Register for an account

X

Enter your name and email address below.

Your email address is used to log in and will not be shared or sold. Read our privacy policy.

X

Website access code

Enter your access code into the form field below.

If you are a Zinio, Nook, Kindle, Apple, or Google Play subscriber, you can enter your website access code to gain subscriber access. Your website access code is located in the upper right corner of the Table of Contents page of your digital edition.

Health

The words of the father

Gene ExpressionBy Razib KhanSeptember 19, 2011 7:01 AM

Newsletter

Sign up for our email newsletter for the latest science news

lang1.jpg

Over at A Replicated Typo they are talking about a short paper in Science, Mother Tongue and Y Chromosomes. In it Peter Forster and Colin Renfrew observe that "A correlation is emerging that suggests language change in an already-populated region may require a minimum proportion of immigrant males, as reflected in Y-chromosome DNA types." But there's a catch: they don't calculate a correlation in the paper. Rather, they're making a descriptive verbal observation. This observation seems plausible on the face of it. In addition to the examples offered, one can add the Latin American case, where mestizo populations tend to have European Y chromosomal profiles and indigenous mtDNA. In one of the more nuanced instances cited by Renfrew and Forster they note that though there is a fair penetration of both Austronesian mtDNA and Y chromosomes amongst Austronesian speaking inhabitants of New Guinea, Austronesian Y chromosomes are nearly absent from those populations which speak Papuan. In other words, the inference is that the native indigenous male elite perpetuated the Papuan language! I think the key issue here is social dominance, and the role of male cultural units. This is clear when you have a group like African Americans. Though mostly West African in ancestry this ethnic group clearly has ~20% European ancestry, mostly mediated through European males. This is simply a function of the social dominance of European males in relation to African males. And, it may be telling that African Americans are an English speaking Christian population, albeit with their own distinctive accent. In the paper the authors note:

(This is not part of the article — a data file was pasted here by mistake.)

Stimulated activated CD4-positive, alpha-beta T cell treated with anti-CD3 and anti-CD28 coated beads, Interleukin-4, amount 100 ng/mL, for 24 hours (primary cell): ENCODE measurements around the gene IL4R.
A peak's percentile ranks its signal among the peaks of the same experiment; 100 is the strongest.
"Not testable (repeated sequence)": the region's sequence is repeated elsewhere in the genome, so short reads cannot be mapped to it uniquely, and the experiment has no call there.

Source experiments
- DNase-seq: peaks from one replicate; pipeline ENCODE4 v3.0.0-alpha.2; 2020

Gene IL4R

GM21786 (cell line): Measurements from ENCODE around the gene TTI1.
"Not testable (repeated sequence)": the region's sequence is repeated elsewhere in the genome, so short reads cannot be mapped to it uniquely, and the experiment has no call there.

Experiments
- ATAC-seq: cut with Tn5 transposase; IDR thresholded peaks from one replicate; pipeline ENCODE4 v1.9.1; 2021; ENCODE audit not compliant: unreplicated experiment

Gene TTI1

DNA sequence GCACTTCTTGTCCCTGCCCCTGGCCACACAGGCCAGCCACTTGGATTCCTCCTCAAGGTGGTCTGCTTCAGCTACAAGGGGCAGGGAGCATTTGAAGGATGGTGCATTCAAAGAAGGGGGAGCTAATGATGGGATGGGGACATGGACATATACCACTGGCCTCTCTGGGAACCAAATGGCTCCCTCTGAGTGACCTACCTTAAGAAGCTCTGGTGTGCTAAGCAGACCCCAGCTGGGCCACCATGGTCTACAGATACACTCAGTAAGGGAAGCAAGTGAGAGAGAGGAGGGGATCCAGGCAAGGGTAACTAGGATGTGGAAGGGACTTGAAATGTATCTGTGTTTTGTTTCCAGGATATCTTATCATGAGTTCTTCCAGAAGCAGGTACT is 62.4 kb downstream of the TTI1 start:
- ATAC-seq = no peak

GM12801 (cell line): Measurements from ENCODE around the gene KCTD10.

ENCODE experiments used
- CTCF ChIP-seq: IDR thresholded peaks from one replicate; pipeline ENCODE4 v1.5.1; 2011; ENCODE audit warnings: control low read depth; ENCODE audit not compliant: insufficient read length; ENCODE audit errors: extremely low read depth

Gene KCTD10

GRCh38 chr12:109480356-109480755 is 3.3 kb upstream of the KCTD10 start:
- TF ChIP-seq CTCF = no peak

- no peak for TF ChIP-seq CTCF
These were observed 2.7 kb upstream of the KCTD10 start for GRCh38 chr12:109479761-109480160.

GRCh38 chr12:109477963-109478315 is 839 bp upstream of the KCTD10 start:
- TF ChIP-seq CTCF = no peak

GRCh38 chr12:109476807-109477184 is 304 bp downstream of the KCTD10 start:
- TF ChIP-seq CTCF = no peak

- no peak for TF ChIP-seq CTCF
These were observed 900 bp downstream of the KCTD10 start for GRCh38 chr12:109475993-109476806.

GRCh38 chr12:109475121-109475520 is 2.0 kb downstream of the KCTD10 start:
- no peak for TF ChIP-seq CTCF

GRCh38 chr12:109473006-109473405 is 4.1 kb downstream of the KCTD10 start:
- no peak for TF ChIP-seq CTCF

...It may be that during colonization episodes by emigrating agriculturalists, men generally outnumbered women in the pioneer colonizing groups and took wives from the local community. When the parents have different linguistic backgrounds, it may often be the language of the father that is dominant within the family group....

There is certainly some truth to this. But what I think that this narrative misses are the coarser and larger scale social units which expansive male cultural communities operate through. The spread of European males in Latin America was not uncoordinated. Often small groups of males decapitated indigenous male power elites, sometimes literally! Long distance travel, such as what the Austronesians engaged in, almost certainly must have entailed a minimal level of political and ideological commitment. They cite the example of the Genghis Khan haplotype, but that wasn't perpetuated through a process of gradual demic expansion.

2 Free Articles Left

Want it all? Get unlimited access when you subscribe.

Subscribe

Already a subscriber? Register or Log In

Want unlimited access?

Subscribe today and save 70%

Subscribe

Already a subscriber? Register or Log In